Ireland’s southernmost inhabited Gaeltacht island, 3 miles long by 1 mile wide, lies 8 miles off the coast of West Cork. 3 miles west of the island stands the solitary Fastnet Rock. Saint Ciarán, the island’s patron saint, allegedly the earliest of Ireland’s four pre-Patrician saints, was born on Cape Clear. Saint Ciarán's well is one of the first features you encounter on arrival at Trá Chiaráin where the Islanders gather each year on the 5 March to celebrate his feast day.
To the northwest stretches Mizen Head, the mainland’s most southerly point. Cape Clear’s wild romantic scenery, its sparkling harbours, its cliffs, bogs and lake, all contribute to the island’s unspoilt charm. Heather, gorse and wild flowers cover the rugged hills.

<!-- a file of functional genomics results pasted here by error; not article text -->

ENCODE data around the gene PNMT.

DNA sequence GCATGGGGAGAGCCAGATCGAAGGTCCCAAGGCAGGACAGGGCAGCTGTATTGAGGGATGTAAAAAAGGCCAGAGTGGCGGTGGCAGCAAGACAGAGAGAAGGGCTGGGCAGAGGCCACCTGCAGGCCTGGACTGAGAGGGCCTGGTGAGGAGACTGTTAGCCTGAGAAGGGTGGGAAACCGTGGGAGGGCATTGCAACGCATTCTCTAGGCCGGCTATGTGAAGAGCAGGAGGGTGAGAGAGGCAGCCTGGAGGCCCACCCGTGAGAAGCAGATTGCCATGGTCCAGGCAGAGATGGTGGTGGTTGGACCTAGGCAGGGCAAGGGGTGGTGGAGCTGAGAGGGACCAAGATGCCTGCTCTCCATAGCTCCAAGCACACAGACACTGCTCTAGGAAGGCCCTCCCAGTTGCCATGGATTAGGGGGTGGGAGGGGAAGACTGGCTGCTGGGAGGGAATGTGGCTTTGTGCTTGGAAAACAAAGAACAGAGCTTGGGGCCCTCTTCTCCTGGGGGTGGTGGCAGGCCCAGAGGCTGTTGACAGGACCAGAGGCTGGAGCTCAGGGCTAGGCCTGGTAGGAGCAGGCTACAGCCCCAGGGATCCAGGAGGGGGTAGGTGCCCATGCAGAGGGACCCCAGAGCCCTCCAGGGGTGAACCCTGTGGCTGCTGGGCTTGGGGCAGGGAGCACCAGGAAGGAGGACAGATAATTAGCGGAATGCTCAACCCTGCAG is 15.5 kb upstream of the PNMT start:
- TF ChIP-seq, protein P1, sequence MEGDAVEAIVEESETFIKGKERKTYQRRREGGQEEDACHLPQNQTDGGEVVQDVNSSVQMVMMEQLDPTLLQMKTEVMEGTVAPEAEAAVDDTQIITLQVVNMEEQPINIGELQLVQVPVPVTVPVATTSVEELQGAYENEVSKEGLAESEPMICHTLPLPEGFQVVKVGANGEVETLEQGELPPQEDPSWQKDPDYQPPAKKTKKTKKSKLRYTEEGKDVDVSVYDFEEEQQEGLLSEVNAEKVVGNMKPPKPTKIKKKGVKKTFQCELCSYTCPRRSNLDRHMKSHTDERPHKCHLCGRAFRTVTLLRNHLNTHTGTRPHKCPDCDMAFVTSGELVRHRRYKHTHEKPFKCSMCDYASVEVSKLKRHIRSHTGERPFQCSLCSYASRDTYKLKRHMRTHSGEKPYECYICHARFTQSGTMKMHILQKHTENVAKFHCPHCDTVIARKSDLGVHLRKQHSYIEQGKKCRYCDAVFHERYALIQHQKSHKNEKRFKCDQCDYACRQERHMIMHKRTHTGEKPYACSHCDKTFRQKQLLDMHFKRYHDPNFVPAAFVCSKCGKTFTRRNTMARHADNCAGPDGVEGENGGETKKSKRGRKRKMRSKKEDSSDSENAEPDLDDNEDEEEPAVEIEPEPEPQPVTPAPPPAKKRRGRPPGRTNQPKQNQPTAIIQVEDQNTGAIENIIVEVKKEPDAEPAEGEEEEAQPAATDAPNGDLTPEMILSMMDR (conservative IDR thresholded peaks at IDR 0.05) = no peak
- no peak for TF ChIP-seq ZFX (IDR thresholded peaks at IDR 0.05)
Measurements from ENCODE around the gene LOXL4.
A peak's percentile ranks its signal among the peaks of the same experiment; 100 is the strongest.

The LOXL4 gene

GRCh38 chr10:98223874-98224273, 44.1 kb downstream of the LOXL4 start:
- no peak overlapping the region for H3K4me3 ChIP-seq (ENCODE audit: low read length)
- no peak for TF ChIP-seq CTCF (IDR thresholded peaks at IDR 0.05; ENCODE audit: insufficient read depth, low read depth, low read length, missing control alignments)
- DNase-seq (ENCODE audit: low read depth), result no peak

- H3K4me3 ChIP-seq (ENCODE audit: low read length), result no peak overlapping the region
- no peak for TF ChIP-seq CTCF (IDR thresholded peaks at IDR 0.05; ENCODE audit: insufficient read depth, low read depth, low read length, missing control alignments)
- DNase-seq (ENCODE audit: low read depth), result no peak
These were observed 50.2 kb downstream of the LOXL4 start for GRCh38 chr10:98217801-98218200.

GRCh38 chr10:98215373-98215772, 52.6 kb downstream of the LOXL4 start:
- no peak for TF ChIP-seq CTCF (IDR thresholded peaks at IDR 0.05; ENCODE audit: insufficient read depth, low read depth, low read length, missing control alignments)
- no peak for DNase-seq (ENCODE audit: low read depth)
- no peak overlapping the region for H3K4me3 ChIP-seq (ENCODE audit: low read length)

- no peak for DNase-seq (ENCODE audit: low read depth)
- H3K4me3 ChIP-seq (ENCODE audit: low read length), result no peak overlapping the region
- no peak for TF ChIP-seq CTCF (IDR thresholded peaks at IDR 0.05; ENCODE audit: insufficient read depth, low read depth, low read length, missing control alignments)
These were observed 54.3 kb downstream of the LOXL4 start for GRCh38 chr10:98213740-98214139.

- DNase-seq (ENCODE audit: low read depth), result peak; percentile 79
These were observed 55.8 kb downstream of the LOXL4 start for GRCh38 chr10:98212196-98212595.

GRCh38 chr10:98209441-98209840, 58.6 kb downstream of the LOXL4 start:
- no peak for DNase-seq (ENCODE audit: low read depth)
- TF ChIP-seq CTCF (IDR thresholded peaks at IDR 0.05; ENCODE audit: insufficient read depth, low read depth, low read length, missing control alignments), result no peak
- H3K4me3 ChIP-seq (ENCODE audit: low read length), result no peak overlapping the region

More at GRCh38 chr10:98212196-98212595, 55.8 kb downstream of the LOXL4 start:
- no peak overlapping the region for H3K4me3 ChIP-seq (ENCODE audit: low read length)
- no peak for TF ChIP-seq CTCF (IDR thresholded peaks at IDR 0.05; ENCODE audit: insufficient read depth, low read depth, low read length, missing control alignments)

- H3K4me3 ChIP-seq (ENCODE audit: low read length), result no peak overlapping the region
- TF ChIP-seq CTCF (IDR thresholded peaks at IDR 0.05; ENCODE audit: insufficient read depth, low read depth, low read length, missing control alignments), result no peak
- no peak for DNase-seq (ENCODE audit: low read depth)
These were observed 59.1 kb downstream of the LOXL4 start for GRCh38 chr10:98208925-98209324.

Myriad stonewalls have a patchwork effect on the varied landscape. Megalithic standing stones, a 5,000 year-old passage grave, a 12th century church ruin, the 14th century O’Driscoll castle, (cannonaded in the early 1600’s), all relate to times past. Cape Clear’s remote island location, coupled with its proximity to the continental shelf, makes it the foremost centre for bird watching in Ireland. Whales, leatherback turtles, sun fish, dolphins and sharks are spotted regularly every year. Most of the 120 inhabitants speak Irish and English. Removed from the hustle and bustle of mainland life, Cape Clear offers relaxation, nature and peace. It is an excellent setting for Cape’s two Irish summer colleges.